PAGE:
And the District Court sustained those counts as to the three state officials, the three state law enforcement officers but dismissed on all three counts as to all other defendants because --

Were the individuals -- the private individuals and the substantive counts charged as “aiders and abettors”?

Thurgood Marshall:

Not specifically so except in one portion, the “aider and abettor” statute, we take the position, is they're whether or not 242 -- 242, each one says 242, in violation of Section 242.

(Inaudible)

Thurgood Marshall:

Yes sir, it's our position because when -- as we see it, when state officers are involved, and then the conspiracy moves in charging the state officers and the individuals together, but it would not apply of course unless the state officers were there.

And in this case, the state officers are there.

I think I can clear it up a little later on that.

The Government, on both indictments, is the allegation of a conspiracy to willfully subject the victims to the deprivation of “their right, privileges, and immunities secured and protected by the Fourteenth Amendment to the Constitution of the United States, not be summarily punished without due process of law by persons under color of the State of Mississippi”.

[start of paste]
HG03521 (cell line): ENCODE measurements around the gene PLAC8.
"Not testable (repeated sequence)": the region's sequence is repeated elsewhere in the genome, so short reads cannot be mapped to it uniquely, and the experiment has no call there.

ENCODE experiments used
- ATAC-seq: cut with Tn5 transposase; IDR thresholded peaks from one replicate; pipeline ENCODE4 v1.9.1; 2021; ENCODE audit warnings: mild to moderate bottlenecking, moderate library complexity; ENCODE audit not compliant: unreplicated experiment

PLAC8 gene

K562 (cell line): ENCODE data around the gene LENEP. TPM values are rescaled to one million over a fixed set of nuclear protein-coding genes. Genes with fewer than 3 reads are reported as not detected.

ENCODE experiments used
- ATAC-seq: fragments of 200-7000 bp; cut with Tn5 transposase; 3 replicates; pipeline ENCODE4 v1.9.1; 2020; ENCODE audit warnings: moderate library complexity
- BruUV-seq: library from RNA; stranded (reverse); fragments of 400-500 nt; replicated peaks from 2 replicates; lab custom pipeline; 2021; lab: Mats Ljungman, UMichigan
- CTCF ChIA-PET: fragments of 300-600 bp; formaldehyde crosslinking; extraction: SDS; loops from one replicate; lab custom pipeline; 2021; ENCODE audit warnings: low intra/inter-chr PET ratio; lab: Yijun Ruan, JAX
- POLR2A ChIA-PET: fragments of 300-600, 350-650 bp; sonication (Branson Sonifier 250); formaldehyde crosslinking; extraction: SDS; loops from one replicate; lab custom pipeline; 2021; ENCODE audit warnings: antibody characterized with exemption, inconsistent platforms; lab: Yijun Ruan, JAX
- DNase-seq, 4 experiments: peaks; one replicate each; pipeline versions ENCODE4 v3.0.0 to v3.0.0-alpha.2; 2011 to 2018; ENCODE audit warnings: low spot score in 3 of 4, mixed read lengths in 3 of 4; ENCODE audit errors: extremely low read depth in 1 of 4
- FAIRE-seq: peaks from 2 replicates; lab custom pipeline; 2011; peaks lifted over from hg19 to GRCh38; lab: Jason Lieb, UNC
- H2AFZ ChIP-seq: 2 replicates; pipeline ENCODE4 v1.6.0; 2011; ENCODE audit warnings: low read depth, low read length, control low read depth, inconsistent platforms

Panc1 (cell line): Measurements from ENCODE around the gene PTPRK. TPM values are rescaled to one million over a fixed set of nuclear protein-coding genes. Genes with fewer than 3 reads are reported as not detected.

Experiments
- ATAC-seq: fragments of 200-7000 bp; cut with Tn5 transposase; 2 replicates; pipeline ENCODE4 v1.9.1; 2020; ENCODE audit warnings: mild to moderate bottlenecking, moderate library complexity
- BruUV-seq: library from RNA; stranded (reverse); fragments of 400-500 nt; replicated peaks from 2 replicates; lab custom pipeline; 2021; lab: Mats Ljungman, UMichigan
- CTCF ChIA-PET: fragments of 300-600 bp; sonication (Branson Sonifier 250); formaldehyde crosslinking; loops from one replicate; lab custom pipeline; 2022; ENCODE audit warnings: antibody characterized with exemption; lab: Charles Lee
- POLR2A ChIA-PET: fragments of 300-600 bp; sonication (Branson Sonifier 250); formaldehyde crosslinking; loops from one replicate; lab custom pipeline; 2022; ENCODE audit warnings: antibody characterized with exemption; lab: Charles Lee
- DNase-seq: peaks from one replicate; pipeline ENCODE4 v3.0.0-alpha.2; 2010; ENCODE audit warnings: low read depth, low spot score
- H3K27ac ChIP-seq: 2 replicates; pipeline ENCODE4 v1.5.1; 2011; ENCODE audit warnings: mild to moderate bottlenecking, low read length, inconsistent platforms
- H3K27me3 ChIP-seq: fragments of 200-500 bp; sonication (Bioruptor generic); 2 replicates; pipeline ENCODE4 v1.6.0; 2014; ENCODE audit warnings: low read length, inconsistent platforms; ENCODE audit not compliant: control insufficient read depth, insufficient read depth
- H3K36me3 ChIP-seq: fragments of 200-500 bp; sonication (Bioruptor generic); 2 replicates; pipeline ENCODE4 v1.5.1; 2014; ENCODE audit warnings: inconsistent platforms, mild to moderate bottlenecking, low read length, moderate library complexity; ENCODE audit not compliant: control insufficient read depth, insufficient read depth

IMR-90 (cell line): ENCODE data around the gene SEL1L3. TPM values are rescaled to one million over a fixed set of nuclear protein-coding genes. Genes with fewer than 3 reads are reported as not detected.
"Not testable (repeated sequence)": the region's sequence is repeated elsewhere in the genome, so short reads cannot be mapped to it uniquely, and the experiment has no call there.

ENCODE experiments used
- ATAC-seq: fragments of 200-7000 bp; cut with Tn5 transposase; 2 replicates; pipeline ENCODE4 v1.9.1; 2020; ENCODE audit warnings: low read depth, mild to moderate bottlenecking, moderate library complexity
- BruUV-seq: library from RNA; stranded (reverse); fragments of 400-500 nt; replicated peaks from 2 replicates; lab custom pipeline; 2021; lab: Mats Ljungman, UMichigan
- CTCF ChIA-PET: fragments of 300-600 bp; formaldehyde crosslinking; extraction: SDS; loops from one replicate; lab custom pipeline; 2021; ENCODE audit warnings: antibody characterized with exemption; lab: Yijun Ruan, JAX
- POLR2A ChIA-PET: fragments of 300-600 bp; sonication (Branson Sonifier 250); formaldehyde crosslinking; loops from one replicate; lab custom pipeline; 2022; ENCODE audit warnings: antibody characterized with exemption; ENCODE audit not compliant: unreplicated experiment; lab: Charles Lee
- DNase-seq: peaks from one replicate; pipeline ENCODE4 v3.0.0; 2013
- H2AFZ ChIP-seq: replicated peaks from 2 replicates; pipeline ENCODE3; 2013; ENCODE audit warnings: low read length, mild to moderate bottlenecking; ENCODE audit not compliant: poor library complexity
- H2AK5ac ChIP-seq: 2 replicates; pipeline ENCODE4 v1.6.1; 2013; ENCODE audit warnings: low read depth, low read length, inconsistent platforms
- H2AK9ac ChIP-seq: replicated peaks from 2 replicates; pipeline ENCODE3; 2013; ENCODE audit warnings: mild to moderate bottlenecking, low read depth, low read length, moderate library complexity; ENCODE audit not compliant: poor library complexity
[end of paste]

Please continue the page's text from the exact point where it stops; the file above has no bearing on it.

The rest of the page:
That's in the indictment -- that particular section is quoted from page 12 and 13.

And before going any further, I want to explain the relationship between this case and more particularly number 59 in the Guest case to be argued next.

This case is really the preamble to the Guest case.

There is no Guest case unless we prevail in this case on the main point which is, that Section 241 protects Fourteenth Amendment rights.

The two cases are thus very closely related, yet I would like to stress the differences.

The basic factual difference of course is that here, the state itself through its law enforcement officers and their confederates, charged with invading the civil rights of citizens, while in the Guest case, the interference is directly attributable solely to private individuals.

Here, there is no question that violation to the Fourteenth Amendment alleged, there's no question about it as I see it.

And indeed, the District Judge so found by sustaining the charge of conspiring to violate 242 which he held as to all of them.